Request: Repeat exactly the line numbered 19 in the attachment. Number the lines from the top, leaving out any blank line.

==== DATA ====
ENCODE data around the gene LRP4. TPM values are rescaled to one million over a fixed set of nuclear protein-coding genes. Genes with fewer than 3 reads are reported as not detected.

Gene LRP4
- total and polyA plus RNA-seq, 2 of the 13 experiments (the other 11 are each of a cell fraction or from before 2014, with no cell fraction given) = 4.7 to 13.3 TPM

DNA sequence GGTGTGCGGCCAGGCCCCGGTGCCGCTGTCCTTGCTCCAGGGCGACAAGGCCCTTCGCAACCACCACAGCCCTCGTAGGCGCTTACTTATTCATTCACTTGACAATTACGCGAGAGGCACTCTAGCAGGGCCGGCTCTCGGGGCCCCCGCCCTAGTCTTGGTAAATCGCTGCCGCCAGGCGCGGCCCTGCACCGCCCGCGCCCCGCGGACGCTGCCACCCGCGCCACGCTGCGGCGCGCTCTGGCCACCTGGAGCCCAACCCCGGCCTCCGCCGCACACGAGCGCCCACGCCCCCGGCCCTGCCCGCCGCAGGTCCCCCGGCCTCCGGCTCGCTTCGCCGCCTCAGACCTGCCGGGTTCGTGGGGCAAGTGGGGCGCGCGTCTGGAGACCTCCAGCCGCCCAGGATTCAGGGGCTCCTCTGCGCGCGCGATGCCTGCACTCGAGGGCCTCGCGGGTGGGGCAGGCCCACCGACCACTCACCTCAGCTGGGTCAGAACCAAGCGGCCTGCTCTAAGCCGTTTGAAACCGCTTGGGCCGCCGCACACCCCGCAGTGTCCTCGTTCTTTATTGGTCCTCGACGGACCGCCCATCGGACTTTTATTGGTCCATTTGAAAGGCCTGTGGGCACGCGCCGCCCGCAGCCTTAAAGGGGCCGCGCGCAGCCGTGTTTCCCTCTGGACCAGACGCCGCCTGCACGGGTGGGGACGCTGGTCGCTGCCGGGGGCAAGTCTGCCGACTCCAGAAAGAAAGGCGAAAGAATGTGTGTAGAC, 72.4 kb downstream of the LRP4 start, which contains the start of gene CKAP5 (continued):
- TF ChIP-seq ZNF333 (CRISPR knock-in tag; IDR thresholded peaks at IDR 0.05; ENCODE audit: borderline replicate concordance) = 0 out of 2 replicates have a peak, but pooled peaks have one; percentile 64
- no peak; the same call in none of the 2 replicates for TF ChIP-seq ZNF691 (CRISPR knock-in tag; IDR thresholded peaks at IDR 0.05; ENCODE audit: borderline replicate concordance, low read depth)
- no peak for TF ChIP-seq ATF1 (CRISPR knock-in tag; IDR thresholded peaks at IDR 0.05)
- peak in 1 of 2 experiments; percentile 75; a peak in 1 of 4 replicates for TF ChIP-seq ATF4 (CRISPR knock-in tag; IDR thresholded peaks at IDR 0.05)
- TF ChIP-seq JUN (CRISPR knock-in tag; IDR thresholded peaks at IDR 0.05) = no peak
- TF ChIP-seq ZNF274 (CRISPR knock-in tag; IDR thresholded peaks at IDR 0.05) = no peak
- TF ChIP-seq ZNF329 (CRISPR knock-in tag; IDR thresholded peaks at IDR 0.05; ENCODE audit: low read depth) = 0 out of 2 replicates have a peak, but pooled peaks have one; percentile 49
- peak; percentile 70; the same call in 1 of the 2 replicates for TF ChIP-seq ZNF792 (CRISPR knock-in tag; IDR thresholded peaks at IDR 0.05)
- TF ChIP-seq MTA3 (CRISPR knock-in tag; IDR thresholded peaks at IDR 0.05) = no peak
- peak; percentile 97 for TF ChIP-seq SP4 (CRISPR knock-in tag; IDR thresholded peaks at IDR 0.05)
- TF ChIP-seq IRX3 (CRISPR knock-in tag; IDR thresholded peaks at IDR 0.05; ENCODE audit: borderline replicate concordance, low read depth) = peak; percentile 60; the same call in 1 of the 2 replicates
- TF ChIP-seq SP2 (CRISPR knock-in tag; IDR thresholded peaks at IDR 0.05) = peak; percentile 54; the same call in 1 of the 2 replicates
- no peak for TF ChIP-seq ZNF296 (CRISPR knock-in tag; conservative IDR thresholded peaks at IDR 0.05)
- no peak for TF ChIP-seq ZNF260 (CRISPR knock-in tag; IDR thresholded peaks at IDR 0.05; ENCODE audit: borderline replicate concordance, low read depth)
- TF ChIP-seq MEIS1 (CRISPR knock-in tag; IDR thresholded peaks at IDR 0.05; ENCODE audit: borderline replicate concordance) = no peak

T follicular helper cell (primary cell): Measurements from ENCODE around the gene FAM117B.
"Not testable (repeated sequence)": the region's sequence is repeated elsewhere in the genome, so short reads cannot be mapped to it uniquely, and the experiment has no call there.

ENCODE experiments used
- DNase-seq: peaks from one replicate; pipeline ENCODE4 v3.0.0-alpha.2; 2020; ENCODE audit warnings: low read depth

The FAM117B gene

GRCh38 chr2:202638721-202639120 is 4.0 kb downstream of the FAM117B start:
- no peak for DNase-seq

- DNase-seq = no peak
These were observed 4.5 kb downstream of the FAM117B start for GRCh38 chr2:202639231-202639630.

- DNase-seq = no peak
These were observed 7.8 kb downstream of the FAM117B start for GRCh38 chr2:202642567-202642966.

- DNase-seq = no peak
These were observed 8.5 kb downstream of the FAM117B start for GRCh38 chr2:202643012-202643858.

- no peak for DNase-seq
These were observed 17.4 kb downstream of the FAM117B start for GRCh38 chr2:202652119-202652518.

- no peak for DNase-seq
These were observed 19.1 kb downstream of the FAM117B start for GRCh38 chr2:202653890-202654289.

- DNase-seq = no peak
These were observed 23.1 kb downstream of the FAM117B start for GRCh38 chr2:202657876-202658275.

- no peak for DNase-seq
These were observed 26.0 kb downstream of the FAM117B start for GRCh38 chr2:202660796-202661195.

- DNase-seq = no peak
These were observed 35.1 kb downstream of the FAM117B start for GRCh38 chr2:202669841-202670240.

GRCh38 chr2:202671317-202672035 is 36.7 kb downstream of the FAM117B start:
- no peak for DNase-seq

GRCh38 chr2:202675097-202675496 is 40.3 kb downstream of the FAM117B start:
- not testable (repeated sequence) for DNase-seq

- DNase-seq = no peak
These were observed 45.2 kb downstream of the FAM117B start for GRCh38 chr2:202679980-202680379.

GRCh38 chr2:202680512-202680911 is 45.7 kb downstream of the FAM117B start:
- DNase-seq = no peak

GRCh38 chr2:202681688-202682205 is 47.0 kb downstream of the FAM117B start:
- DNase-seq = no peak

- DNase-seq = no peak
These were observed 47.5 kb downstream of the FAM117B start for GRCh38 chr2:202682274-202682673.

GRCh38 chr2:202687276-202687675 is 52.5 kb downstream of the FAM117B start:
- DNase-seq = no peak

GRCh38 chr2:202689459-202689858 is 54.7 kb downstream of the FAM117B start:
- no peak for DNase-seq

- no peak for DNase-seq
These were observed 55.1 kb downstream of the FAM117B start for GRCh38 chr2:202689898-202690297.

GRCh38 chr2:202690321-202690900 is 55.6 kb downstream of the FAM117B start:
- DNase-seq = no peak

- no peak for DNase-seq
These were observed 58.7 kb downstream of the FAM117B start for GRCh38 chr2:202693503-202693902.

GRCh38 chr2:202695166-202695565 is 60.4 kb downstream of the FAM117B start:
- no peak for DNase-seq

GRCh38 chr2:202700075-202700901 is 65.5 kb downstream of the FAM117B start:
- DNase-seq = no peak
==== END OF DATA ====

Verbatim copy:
- TF ChIP-seq MEIS1 (CRISPR knock-in tag; IDR thresholded peaks at IDR 0.05; ENCODE audit: borderline replicate concordance) = no peak